The development of ideas and their subsequent adoption as modes of operation has dominated human society since its conception. It is this adoption and putting into use various ideas that have seen the evolution of the human perception towards its environment from mythology to science. New ideas in the way human beings perceive their environment has resulted in a remarkable change in society from simple hunting and gathering to a more complex industrial society. This change however is not drastic. It takes centuries of modification, replacement and development of paradigms.
We will write a custom Essay on Scientific Progress as a Matter of ‘Mob Psychology’ specifically for you
301 certified writers online
Among the things that have revolutionized human society and thoughts is science and its progress is marked by mass psychology. According to Kuhn, if science is a cluster of collected facts, theories and methods, then scientists are those people who in one way or another have striven to contribute some elements to this cluster. In order for an element to qualify to be added into this cluster, it must replace some other element.
Scientific development, therefore, is the process by which elements have been added to the growing cluster which constitutes scientific knowledge and technique. The chronological summation of these elements into the cluster of scientific knowledge constitutes the history of science.
In human society, there exist some accepted scientific practices that provide a model through which coherent traditions of scientific research are based. People whose research are based on certain shared paradigms adopt the same rules and standards for their practice. The commitment to these particular rules and standards provides the ground for the development and growth of a particular research tradition.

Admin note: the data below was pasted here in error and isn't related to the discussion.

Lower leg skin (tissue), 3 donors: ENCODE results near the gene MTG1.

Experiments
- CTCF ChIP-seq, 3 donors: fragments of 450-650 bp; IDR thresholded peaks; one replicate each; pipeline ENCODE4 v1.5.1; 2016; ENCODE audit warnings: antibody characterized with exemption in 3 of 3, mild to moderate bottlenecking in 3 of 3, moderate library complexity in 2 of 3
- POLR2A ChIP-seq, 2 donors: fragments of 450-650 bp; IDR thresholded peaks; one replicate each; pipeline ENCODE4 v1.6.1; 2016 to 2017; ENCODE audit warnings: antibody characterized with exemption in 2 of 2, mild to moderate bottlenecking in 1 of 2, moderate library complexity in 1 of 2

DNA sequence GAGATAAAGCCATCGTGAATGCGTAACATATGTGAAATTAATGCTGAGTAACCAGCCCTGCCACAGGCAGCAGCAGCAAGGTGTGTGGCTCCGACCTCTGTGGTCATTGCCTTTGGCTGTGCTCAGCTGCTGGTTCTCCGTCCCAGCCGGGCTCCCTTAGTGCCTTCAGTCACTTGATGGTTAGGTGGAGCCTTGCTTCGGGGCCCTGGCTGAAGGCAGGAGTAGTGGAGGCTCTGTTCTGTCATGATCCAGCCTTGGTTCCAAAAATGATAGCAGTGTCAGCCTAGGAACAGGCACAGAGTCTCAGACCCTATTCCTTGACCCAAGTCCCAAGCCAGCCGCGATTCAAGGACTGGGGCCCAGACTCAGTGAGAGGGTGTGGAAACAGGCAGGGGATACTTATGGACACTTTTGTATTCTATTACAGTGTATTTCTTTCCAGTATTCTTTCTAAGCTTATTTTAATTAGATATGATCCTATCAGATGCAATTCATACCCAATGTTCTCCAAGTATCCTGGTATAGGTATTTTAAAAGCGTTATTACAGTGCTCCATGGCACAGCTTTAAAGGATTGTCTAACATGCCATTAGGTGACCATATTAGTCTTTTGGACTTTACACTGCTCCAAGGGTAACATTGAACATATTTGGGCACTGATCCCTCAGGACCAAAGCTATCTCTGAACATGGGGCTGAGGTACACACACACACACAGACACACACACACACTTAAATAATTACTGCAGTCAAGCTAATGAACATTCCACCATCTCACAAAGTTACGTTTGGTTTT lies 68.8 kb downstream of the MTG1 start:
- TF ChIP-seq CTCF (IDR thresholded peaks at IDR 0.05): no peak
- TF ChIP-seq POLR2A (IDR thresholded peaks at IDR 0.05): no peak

However, one of the things that a particular scientific community achieves with paradigms is the criteria for choosing problems that are in most cases assumed to have solutions. These are the problems that the community will convince its members to pursue. In other words, whenever a group of individuals discover a way through which new ideas can be integrated into the existing ones, they must seek the support of the great majority in order for the theory to be put into practice. The result is that the original problems are discarded as not worth handling or too complex to be allocated any time.
According to Kuhn, a paradigm can be political revolutions that are meant to overthrow the existing political institutions in the way that these institutions themselves prohibit. The success of such a paradigm lies in the selective replacement of one institution by another. At the onset, the existence of a crisis disables the political institution hence the paradigm. Individuals then become detached from the political life thereby behaving unpredictably within it.
As the situation gets worse, most of these individuals engage themselves in finding a way through which the society can be reconstructed using a new institutional framework. In the process and during this period, the society becomes drawn up into competing sides, one seeking to institute a new institutional structure while the other defending the old one. Once it has reached this stage then resorting to a political solution may not bear any fruits. Owing to the difference in the way political change is to be affected, and owing to the fact that there is no institutional framework that can come into play in bringing this revolutionary conflict to harmony, Kuhn observes that resorting to the techniques of mass persuasion is inevitable. According to him, the evolution of political institutions largely depended upon revolutions.
Scientific revolutions are also embraced by a growing sense that an existing paradigm can no longer function adequately in the exploration of an aspect of nature to which the paradigm itself had previously been at the forefront. This leads to a rejection of the existing paradigm and subsequent replacement made. However, the sense of malfunction that can result in a crisis in both political and scientific development is required as a precondition to a revolution. Just like in a political revolution, the scientific revolution undergoes the same stages of development.